Also remember that just because the nurse isn't "running around like crazy" doesn't mean he or she is not busy. Charting is a bia and you don't realize how much more there is of that when you are a tech (this is coming from a former PCT so believe me when I say I have felt your pain in the past).

When you have long frequent conversations in the break room not sitting in front of a computer, or showing someone a youtube video, or checking your cell phone, you aren't THAT busy. Sorry.

Just to give you an example with ONE patient. I did all vitals, their q2 turns, I cleaned them up when they were incontinent, I fed the patient, I did their bed bath, I cathed them, I answered probably 90% of their call lights, I drew labs on them, Checked their blood sugar, weighed them, put them on a bed pan several times, and moved them to and from a chair with another tech. The Nurse probably went in their room a few times all shift, I was in there constantly, and I'm the one with 12 other patients, not 1 or 2. Yeah im sure they did some stuff im not aware of with the patient, but not THAT much more.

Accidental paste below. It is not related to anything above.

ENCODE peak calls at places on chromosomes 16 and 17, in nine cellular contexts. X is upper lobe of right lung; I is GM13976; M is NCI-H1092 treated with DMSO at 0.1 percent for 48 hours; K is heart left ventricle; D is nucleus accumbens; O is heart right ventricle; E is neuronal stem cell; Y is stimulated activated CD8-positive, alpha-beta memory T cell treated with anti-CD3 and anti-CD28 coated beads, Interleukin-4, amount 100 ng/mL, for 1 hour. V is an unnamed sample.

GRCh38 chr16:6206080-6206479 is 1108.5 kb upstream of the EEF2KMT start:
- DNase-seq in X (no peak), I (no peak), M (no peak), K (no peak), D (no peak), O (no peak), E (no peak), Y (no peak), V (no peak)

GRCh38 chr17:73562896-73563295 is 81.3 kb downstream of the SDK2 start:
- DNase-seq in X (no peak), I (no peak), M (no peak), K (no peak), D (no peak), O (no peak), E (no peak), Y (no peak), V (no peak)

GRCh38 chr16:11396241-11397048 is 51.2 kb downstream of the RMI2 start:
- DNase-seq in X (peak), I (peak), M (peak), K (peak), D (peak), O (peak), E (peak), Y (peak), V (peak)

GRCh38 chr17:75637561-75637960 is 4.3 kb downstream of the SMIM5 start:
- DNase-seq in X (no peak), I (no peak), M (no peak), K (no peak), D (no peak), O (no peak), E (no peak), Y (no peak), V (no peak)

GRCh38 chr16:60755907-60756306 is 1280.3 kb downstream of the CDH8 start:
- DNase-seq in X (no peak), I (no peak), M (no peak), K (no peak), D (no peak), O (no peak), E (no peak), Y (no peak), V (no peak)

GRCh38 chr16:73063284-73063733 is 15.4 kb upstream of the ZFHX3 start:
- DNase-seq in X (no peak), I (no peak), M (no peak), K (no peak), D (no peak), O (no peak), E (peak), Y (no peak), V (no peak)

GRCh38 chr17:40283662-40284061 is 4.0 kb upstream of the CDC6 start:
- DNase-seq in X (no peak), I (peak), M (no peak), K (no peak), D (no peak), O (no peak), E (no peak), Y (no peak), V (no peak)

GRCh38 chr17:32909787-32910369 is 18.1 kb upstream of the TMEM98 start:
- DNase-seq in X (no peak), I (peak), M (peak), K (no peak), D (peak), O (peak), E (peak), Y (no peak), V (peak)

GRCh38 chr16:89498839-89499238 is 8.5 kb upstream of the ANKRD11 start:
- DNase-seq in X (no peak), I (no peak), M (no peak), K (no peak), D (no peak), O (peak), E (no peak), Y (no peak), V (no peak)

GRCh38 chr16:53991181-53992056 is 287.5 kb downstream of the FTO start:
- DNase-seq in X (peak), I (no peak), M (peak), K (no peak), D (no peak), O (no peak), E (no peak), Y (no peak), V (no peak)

At one point during the shift I was trying to sort out with another Nurse whether or not an NG container was marked and recorded right by the previous tech, because she was about to page the doc about it(see what happens when you swamp a tech so badly their charting is a mess). In the minute we stood there trying to figure it out like 3 RNs interrupted us to ask me to do something, the RN actually snapped at the last one and asked if it was always like this.

Edited by funtimes

Ill also add that while the tech may not know everything the Nurse has going on, that has little effect on the RNs. Its not like were the ones telling them to do stuff. Whats important is whether the charge Nurse knows what that RN has going on, and they do generally. They decide the assignment for the RN based on the workload, and they work the floor as an RN and maybe even took care of some of the same patients, so they know whats realistic and what isn't.